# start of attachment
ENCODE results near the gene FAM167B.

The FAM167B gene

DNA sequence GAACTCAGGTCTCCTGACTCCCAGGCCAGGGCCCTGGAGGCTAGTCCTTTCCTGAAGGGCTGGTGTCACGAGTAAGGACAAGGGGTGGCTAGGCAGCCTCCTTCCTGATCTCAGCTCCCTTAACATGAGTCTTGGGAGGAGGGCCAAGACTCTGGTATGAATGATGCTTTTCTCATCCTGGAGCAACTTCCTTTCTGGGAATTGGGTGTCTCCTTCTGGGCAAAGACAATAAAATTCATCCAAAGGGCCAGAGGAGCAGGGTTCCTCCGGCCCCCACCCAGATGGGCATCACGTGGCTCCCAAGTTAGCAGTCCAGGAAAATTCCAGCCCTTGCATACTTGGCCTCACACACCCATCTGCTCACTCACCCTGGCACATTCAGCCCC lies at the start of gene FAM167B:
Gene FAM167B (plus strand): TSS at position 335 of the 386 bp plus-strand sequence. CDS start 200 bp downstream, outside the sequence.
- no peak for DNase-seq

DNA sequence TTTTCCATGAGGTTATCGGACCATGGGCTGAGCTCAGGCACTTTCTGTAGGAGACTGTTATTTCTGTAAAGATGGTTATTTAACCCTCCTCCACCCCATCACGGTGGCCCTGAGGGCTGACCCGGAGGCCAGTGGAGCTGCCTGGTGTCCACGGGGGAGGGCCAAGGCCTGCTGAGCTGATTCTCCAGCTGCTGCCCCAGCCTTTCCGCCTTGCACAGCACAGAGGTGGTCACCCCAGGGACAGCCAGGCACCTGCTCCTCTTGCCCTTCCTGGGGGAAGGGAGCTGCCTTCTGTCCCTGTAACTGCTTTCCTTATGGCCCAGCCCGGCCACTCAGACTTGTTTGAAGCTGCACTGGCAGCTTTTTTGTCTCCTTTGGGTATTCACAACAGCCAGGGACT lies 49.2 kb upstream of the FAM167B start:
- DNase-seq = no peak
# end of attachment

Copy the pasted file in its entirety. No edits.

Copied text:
ENCODE results near the gene FAM167B.

The FAM167B gene

DNA sequence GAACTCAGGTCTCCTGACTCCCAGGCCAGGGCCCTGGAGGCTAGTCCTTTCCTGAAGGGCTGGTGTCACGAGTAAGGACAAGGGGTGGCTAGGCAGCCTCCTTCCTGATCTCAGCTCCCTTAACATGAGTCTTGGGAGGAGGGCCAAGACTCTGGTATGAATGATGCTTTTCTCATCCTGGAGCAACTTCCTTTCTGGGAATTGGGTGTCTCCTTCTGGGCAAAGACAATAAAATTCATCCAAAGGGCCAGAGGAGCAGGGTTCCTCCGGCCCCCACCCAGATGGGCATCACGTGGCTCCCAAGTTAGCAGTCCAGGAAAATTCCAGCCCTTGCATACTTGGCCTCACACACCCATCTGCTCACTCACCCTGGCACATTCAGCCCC lies at the start of gene FAM167B:
Gene FAM167B (plus strand): TSS at position 335 of the 386 bp plus-strand sequence. CDS start 200 bp downstream, outside the sequence.
- no peak for DNase-seq

DNA sequence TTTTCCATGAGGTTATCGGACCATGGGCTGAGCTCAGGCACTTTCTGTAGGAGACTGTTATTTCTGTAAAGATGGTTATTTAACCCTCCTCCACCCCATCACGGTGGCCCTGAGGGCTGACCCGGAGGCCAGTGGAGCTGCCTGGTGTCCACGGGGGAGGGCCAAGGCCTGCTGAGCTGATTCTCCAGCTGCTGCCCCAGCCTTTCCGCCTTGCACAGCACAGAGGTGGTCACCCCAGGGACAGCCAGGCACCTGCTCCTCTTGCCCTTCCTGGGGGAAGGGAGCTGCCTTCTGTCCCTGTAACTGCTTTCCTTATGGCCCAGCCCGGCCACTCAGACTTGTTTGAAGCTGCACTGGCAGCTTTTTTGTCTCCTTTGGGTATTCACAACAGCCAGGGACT lies 49.2 kb upstream of the FAM167B start:
- DNase-seq = no peak